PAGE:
What You Need to Know about Living Trusts

What You Need to Know about Living TrustsWhile living trusts constitute the foundation of many estate plans, some people are unclear about why having a living trust prepared is such a valuable estate planning strategy. Living trusts can provide a wide range of benefits for those constructing a Estate Plan, such as tax benefits, probate avoidance, protection from creditors and more. There are many types of living trusts so it is important to identify an individual’s priorities so that the appropriate living trust can be prepared which satisfactorily addresses these objectives. We have provided information that those considering Living Trusts need to know.

Why will a living trust prevent the need for probate?

While a will must be administered through the probate process, a living trust provides for a transfer of property placed in the trust without any court administration. The trustee appointed to handle the trust simply transfers the property to the beneficiaries of the trust according to the terms of the trust.

Are there reasons to avoid the probate process?

The probate process can entail delays in disposition of property to loved ones creating financial hardships for surviving family members, whereas there is no need for any lag time in distributing the assets in a trust to the beneficiaries of a trust. Living trusts also may provide a way to reduce or avoid estate and gift taxes depending on your situation.

What constitutes a living trust?

A living trust is a legal relationship created by a trust agreement that transfers legal ownership of assets to the trust to be held for the benefit of one or more beneficiaries. A living trust involves transferring assets into the trust while the trust creator is still alive (also called an “inter vivos” trust). Sometimes the person who creates the trust also can be the trustee, but the benefits provided by the trust differ depending on such decisions so it is important to seek legal advice when deciding how to set up a living trust.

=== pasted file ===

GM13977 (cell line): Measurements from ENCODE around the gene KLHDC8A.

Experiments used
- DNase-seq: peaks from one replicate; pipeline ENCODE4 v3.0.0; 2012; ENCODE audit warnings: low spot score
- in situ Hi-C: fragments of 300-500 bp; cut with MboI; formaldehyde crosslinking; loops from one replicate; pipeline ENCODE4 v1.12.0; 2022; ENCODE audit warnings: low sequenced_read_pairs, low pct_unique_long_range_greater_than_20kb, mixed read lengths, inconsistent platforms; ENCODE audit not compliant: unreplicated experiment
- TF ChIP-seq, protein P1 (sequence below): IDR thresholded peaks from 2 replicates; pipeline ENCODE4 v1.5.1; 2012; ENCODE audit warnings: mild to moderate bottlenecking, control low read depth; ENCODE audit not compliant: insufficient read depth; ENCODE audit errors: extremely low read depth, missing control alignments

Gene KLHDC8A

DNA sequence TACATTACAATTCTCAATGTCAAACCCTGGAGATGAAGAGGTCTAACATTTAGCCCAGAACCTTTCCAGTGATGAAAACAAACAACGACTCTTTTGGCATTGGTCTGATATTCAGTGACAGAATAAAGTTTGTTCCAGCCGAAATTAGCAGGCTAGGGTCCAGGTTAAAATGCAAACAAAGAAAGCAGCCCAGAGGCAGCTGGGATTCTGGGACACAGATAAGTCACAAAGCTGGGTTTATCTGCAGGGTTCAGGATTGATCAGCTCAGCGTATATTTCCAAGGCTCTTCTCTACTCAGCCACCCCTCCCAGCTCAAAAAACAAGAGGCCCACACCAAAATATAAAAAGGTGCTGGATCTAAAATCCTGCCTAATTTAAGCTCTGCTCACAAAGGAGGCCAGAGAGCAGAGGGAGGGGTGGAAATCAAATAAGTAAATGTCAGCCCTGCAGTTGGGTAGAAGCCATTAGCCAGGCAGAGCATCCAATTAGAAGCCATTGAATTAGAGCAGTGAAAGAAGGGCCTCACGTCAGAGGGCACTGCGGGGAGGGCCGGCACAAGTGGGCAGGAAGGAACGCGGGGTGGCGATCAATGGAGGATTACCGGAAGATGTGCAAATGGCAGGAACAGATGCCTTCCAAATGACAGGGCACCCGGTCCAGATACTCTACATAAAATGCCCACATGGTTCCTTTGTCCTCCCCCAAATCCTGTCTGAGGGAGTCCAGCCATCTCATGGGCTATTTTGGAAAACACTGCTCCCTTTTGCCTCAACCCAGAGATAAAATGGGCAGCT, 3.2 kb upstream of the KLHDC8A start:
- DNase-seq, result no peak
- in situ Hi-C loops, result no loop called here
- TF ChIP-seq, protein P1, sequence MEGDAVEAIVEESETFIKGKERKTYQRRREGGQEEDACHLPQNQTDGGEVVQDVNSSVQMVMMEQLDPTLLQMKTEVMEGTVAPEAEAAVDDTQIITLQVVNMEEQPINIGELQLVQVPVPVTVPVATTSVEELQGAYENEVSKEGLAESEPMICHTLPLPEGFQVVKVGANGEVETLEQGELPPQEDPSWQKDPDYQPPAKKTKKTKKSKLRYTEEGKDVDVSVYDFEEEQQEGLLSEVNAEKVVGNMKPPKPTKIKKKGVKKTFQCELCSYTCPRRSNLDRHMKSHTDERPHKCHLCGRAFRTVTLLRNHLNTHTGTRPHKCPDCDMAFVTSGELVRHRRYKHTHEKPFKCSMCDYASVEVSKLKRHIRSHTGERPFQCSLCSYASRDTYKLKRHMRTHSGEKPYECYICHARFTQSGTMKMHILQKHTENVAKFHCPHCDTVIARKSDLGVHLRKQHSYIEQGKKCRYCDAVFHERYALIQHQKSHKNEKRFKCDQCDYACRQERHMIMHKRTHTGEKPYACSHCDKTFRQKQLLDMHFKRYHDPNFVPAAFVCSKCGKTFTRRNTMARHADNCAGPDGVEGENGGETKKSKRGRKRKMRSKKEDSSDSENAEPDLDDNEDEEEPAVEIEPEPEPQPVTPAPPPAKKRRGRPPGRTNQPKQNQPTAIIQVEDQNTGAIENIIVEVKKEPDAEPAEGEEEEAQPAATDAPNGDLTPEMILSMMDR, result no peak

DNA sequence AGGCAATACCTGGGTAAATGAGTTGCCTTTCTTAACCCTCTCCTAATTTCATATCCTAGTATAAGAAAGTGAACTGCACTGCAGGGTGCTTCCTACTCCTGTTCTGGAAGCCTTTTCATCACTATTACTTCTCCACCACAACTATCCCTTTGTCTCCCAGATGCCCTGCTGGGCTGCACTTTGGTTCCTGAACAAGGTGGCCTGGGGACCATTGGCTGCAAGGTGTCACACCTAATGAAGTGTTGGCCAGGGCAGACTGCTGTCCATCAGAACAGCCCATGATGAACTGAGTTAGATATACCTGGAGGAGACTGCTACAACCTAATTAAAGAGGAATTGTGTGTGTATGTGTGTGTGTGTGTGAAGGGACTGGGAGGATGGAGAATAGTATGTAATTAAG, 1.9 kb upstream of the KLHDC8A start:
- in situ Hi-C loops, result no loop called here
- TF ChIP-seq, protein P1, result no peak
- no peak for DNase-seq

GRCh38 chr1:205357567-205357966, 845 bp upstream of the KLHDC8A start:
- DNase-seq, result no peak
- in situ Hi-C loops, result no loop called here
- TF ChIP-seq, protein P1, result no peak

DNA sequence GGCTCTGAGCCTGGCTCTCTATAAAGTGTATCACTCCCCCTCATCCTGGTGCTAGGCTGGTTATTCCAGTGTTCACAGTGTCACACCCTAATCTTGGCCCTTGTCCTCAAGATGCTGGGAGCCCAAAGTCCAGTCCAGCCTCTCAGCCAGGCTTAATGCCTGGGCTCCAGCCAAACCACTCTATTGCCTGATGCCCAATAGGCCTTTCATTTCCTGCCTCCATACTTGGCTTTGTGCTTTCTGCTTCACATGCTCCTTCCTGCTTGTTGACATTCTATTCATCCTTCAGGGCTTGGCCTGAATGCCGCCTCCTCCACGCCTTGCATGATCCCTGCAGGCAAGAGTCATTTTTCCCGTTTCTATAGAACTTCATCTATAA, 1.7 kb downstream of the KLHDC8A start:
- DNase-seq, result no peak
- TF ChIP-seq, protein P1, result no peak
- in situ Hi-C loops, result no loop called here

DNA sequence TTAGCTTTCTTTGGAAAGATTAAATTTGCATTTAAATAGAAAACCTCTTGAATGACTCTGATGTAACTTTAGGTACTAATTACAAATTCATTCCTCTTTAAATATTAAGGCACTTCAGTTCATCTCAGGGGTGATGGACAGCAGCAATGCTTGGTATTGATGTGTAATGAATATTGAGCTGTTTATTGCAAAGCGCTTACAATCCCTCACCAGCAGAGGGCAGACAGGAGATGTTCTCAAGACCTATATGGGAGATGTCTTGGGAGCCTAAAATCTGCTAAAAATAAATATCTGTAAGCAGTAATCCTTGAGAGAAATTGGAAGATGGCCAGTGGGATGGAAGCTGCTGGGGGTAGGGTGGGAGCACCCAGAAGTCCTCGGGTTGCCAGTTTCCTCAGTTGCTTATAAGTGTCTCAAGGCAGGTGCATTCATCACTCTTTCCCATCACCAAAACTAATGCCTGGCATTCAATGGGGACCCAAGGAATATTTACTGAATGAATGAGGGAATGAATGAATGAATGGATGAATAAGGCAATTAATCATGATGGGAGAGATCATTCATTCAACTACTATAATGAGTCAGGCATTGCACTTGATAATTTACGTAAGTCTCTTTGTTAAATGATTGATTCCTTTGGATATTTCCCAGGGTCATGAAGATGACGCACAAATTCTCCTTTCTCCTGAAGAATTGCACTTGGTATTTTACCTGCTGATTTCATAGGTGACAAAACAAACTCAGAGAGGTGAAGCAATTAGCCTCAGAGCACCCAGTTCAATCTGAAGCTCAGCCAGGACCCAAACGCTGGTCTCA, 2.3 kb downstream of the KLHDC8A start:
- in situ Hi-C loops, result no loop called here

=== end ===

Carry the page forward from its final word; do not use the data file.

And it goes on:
Does the creation of a living trust eliminate the need to have a will prepared?

If you have a living trust, you may only need a very basic type of will referred to as a “pour-over will.” This type of will is designed to provide for the disposition of property that the trust maker fails to formally transfer into the trust.

Is It Time to Have Your Irrevocable Trust Reviewed by an Attorney? 

The above information is designed solely to illustrate general principles of law, and does not constitute a specific legal opinion on individual cases. We suggest that you contact experienced legal counsel for a specific opinion tailored to your individual circumstances.

If you are considering setting up or updating your estate plan, Living Trust Lawyers at Life Leaf Legal Group, PC offer a free consultation in our centrally located offices in Santa Fe and Albuquerque so that we can discuss your specific situation. Call us today to schedule your free consultation at (505) 856-3591 to learn about your rights and options.

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